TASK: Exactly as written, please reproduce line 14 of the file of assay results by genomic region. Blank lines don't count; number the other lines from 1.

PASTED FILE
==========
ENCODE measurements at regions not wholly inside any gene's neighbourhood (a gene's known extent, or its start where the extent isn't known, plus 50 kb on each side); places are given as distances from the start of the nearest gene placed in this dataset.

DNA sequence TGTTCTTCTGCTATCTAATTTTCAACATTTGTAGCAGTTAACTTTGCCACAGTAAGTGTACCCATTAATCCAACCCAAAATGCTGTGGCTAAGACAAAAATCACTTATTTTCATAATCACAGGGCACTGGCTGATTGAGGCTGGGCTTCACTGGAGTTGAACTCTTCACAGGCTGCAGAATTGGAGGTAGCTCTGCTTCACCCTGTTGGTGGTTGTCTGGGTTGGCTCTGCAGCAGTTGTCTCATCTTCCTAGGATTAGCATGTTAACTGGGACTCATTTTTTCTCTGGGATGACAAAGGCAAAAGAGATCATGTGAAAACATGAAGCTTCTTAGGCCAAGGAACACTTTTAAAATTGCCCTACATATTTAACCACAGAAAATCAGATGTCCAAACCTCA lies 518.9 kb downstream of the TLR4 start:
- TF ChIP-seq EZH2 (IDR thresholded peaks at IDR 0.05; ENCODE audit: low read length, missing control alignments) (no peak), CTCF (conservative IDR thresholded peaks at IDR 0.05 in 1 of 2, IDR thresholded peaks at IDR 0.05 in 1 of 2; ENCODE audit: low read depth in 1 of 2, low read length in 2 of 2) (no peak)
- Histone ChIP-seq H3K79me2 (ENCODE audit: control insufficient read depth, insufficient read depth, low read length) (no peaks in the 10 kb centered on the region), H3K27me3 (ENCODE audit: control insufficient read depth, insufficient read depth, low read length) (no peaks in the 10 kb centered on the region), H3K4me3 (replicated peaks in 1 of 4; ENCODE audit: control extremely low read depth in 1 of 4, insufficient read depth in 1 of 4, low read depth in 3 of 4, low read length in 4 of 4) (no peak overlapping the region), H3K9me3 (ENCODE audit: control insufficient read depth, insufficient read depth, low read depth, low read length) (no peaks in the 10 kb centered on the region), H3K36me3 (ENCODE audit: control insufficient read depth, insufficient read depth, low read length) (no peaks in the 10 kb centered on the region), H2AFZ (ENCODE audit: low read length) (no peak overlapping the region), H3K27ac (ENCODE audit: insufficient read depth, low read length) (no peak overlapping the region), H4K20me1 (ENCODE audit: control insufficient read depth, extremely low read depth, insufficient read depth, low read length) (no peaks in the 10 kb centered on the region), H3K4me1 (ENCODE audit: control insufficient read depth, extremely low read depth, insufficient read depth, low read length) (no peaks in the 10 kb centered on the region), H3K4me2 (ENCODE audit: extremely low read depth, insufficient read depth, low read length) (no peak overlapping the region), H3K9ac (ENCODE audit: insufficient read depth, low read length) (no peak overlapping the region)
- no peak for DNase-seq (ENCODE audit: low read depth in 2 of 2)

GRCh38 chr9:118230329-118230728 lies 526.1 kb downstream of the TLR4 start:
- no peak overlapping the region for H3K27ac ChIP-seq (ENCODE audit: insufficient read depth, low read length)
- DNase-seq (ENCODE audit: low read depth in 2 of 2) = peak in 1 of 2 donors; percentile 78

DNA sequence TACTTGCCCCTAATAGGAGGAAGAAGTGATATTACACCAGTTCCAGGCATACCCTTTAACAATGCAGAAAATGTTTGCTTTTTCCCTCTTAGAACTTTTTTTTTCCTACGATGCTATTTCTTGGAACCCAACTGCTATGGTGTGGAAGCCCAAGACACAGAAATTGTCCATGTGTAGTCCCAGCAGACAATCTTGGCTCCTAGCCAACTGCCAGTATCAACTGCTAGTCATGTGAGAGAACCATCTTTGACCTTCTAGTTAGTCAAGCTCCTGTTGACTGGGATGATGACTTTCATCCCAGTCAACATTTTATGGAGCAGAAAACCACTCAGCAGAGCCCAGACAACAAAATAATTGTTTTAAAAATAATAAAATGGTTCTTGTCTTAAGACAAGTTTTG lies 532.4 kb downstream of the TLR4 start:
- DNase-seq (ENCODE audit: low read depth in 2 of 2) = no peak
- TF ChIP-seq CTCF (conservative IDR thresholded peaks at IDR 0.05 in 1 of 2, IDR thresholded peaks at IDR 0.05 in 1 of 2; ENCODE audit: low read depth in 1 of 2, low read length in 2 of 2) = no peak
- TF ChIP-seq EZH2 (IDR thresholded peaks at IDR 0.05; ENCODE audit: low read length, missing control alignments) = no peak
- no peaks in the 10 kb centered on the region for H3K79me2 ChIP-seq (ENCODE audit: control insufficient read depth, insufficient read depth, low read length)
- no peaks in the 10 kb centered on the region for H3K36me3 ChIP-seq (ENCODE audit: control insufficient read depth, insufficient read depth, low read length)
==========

- no peaks in the 10 kb centered on the region for H3K36me3 ChIP-seq (ENCODE audit: control insufficient read depth, insufficient read depth, low read length)